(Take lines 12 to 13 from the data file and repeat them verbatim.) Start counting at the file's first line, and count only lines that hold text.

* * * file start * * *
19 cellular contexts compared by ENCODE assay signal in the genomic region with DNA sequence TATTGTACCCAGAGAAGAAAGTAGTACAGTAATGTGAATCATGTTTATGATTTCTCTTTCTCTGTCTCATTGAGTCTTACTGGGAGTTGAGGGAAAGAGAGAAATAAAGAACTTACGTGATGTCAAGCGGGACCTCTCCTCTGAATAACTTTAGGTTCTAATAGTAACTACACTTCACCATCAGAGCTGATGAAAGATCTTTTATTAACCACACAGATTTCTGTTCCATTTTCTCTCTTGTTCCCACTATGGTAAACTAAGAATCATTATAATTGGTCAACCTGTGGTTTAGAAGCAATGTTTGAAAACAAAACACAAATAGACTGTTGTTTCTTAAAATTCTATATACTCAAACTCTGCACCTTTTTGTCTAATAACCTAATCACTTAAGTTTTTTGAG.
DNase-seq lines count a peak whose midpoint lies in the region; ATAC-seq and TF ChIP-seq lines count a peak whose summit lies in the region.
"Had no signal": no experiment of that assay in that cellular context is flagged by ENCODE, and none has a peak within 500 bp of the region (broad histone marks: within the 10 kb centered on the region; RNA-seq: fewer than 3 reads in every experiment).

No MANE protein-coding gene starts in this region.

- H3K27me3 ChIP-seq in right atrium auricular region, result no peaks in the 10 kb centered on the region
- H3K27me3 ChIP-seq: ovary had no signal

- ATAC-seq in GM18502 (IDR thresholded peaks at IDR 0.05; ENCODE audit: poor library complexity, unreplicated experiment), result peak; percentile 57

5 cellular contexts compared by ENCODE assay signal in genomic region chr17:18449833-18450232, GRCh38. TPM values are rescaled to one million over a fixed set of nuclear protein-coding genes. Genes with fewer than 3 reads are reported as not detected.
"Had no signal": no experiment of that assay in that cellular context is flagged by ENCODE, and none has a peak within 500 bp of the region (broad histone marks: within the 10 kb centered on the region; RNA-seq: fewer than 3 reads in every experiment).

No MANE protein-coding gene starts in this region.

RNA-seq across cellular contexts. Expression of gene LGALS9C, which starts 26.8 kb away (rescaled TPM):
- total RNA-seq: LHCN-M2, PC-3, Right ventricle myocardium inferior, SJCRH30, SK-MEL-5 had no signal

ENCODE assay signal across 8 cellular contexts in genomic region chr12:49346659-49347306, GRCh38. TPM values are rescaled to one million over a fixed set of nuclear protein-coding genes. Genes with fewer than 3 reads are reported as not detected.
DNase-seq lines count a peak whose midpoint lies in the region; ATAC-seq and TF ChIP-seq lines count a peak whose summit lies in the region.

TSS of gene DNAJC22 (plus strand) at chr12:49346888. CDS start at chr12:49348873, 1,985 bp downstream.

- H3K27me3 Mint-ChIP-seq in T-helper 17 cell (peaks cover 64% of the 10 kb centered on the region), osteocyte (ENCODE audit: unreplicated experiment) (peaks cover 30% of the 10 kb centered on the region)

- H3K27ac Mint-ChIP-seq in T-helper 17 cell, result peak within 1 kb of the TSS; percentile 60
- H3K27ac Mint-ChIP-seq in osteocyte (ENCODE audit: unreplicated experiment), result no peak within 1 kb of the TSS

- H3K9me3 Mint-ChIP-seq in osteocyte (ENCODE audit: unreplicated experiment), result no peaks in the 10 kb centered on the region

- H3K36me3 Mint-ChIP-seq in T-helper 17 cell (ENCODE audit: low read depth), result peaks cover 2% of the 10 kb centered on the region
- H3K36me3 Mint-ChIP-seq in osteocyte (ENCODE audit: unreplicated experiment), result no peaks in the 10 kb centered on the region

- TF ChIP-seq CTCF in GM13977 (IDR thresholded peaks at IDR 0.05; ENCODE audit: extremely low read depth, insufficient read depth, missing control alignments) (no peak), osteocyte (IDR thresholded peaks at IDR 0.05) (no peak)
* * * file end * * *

- total RNA-seq: LHCN-M2, PC-3, Right ventricle myocardium inferior, SJCRH30, SK-MEL-5 had no signal

ENCODE assay signal across 8 cellular contexts in genomic region chr12:49346659-49347306, GRCh38. TPM values are rescaled to one million over a fixed set of nuclear protein-coding genes. Genes with fewer than 3 reads are reported as not detected.